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Development of Prognosis in Palliative care Study (PiPS) predictor models to improve prognostication in advanced cancer: prospective cohort study

Gwilliam, B; Keeley, V; Todd, C; Gittins, M; Roberts, C; Kelly, L; Barclay, S; Stone, PC (2011) Development of Prognosis in Palliative care Study (PiPS) predictor models to improve prognostication in advanced cancer: prospective cohort study. BRITISH MEDICAL JOURNAL, 343 (d4920). ISSN 1756-1833 https://doi.org/10.1136/bmj.d4920
SGUL Authors: Stone, Patrick

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Abstract

OBJECTIVE: To develop a novel prognostic indicator for use in patients with advanced cancer that is significantly better than clinicians' estimates of survival. DESIGN: Prospective multicentre observational cohort study. SETTING: 18 palliative care services in the UK (including hospices, hospital support teams, and community teams). PARTICIPANTS: 1018 patients with locally advanced or metastatic cancer, no longer being treated for cancer, and recently referred to palliative care services. MAIN OUTCOME MEASURES: Performance of a composite model to predict whether patients were likely to survive for "days" (0-13 days), "weeks" (14-55 days), or "months+" (>55 days), compared with actual survival and clinicians' predictions. RESULTS: On multivariate analysis, 11 core variables (pulse rate, general health status, mental test score, performance status, presence of anorexia, presence of any site of metastatic disease, presence of liver metastases, C reactive protein, white blood count, platelet count, and urea) independently predicted both two week and two month survival. Four variables had prognostic significance only for two week survival (dyspnoea, dysphagia, bone metastases, and alanine transaminase), and eight variables had prognostic significance only for two month survival (primary breast cancer, male genital cancer, tiredness, loss of weight, lymphocyte count, neutrophil count, alkaline phosphatase, and albumin). Separate prognostic models were created for patients without (PiPS-A) or with (PiPS-B) blood results. The area under the curve for all models varied between 0.79 and 0.86. Absolute agreement between actual survival and PiPS predictions was 57.3% (after correction for over-optimism). The median survival across the PiPS-A categories was 5, 33, and 92 days and survival across PiPS-B categories was 7, 32, and 100.5 days. All models performed as well as, or better than, clinicians' estimates of survival. CONCLUSIONS: In patients with advanced cancer no longer being treated, a combination of clinical and laboratory variables can reliably predict two week and two month survival.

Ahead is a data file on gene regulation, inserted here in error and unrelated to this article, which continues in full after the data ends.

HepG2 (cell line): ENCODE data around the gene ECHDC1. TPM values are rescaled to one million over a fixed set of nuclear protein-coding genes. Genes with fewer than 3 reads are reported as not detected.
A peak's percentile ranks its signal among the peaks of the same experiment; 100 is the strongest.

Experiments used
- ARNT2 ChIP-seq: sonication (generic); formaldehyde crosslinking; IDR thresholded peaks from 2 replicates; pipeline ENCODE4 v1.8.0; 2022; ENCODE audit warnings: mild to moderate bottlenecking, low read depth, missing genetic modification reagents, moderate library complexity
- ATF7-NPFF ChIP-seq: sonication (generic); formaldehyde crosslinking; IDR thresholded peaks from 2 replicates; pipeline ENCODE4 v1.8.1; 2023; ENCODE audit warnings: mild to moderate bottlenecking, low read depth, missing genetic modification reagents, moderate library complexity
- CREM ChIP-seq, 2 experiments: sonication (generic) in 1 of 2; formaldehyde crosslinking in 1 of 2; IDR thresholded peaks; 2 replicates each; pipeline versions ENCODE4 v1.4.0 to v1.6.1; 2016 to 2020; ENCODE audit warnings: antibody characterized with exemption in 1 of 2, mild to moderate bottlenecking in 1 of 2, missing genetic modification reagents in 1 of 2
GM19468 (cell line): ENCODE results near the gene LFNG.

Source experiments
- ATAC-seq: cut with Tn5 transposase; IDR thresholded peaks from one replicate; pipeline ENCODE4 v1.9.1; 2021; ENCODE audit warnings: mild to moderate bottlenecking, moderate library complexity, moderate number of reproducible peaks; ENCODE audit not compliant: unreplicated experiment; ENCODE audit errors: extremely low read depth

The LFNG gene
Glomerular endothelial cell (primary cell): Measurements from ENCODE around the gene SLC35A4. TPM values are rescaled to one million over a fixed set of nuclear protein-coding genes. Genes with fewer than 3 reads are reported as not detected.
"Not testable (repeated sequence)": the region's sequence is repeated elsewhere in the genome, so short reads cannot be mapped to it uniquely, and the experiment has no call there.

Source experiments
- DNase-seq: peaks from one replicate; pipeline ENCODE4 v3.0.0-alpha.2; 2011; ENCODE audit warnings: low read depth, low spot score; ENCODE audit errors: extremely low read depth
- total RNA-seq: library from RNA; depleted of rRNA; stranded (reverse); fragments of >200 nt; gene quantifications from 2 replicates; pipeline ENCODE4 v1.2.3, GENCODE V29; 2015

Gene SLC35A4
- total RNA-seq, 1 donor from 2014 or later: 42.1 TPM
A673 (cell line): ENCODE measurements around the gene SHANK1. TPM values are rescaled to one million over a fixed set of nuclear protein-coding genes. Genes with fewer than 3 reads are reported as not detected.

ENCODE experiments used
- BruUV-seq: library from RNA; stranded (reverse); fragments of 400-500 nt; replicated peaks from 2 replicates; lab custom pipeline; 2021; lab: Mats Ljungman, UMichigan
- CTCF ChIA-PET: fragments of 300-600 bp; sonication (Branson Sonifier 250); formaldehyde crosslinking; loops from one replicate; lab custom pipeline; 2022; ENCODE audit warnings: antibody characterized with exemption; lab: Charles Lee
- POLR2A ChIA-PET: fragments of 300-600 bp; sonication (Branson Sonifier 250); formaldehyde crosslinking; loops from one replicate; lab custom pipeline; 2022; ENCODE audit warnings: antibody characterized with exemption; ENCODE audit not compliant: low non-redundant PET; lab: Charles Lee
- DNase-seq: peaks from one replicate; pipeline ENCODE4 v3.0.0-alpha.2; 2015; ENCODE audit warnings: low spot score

Item Type: Article
Additional Information: Copyright © Gwilliam et al 2011 This is an open-access article distributed under the terms of the Creative Commons Attribution Non-commercial License, which permits use, distribution, and reproduction in any medium, provided the original work is properly cited, the use is non commercial and is otherwise in compliance with the license. See: http://creativecommons.org/licenses/by-nc/2.0/ and http://creativecommons.org/licenses/by-nc/2.0/legalcode.
Keywords: Attitude to Death, England, Female, Health Status, Humans, Male, Mental Competency, Mental Status Schedule, Models, Biological, Neoplasms, Nurses, Palliative Care, Physicians, Prognosis, Prospective Studies, Statistics as Topic, Survival Analysis, Truth Disclosure, Science & Technology, Life Sciences & Biomedicine, Medicine, General & Internal, General & Internal Medicine, TERMINALLY-ILL PATIENTS, SURVIVAL PREDICTION, INFORMATION NEEDS, SCORE, VALIDATION, SCALE, PREFERENCES, PHYSICIANS, FAMILIES, WOMEN
Journal or Publication Title: BRITISH MEDICAL JOURNAL
ISSN: 1756-1833
Dates:
DateEvent
25 August 2011Published
Web of Science ID: WOS:000294410400002
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URI: http://openaccess.sgul.ac.uk/id/eprint/101238
Publisher's version: https://doi.org/10.1136/bmj.d4920

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